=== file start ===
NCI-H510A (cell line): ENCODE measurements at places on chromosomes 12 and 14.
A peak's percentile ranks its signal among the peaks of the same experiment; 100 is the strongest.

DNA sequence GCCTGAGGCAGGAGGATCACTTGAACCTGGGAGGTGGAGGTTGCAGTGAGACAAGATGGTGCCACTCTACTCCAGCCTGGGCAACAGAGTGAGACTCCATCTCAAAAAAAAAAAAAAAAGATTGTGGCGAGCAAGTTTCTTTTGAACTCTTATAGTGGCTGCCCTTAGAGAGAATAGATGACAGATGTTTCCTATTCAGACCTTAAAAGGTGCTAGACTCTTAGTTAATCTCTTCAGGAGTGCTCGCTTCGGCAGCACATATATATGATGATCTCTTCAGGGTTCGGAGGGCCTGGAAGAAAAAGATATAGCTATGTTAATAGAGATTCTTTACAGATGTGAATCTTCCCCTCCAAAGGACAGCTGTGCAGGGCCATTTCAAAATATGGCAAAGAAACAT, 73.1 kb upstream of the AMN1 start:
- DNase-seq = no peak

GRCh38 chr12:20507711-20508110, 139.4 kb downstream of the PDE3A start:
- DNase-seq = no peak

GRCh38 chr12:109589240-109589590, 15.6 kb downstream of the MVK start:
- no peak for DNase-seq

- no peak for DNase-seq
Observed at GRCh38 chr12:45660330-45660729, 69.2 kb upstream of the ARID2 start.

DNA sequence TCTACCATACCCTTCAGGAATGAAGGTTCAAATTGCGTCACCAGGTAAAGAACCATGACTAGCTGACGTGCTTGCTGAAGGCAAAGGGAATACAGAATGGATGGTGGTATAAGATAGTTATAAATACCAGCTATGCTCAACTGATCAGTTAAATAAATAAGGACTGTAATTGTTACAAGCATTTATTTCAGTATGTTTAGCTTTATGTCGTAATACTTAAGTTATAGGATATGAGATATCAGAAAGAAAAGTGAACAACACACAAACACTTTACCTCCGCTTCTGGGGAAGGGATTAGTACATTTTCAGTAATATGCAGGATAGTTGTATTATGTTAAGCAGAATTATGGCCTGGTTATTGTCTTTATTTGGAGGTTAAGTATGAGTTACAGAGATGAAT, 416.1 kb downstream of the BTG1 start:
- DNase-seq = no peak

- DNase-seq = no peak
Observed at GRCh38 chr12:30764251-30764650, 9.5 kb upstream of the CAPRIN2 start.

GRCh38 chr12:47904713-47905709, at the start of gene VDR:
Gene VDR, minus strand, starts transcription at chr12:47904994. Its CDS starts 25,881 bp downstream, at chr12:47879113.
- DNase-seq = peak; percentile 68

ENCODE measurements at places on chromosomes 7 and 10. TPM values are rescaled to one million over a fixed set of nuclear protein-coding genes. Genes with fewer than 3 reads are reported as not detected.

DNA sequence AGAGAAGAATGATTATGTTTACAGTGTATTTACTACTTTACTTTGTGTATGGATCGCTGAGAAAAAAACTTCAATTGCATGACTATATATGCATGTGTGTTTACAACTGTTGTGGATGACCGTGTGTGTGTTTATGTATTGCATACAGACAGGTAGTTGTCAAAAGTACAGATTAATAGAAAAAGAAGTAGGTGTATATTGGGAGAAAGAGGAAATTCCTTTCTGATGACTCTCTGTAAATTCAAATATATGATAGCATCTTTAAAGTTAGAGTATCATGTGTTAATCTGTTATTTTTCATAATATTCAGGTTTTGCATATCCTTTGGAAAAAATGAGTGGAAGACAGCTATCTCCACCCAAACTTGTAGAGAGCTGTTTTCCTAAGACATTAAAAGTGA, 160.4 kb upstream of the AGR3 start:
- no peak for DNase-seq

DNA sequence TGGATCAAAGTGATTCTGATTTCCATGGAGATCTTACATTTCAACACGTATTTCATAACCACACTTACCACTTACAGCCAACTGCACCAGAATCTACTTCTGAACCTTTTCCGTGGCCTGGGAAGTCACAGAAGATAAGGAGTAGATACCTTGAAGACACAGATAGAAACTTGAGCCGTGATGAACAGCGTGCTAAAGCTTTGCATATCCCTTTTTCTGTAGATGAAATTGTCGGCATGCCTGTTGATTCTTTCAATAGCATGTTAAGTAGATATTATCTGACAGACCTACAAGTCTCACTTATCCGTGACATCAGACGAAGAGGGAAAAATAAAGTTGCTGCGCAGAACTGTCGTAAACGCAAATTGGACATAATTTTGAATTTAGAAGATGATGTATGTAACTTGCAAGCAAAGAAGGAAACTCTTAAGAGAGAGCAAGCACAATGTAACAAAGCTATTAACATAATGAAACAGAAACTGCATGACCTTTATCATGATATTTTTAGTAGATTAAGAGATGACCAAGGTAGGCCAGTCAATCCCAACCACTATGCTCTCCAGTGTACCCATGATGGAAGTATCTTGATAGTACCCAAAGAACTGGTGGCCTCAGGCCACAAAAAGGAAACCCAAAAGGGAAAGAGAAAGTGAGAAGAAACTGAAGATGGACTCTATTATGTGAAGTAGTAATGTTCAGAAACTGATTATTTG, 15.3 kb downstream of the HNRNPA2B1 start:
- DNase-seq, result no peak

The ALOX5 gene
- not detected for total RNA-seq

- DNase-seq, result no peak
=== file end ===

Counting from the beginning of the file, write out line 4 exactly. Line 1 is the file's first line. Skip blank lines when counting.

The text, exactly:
- DNase-seq = no peak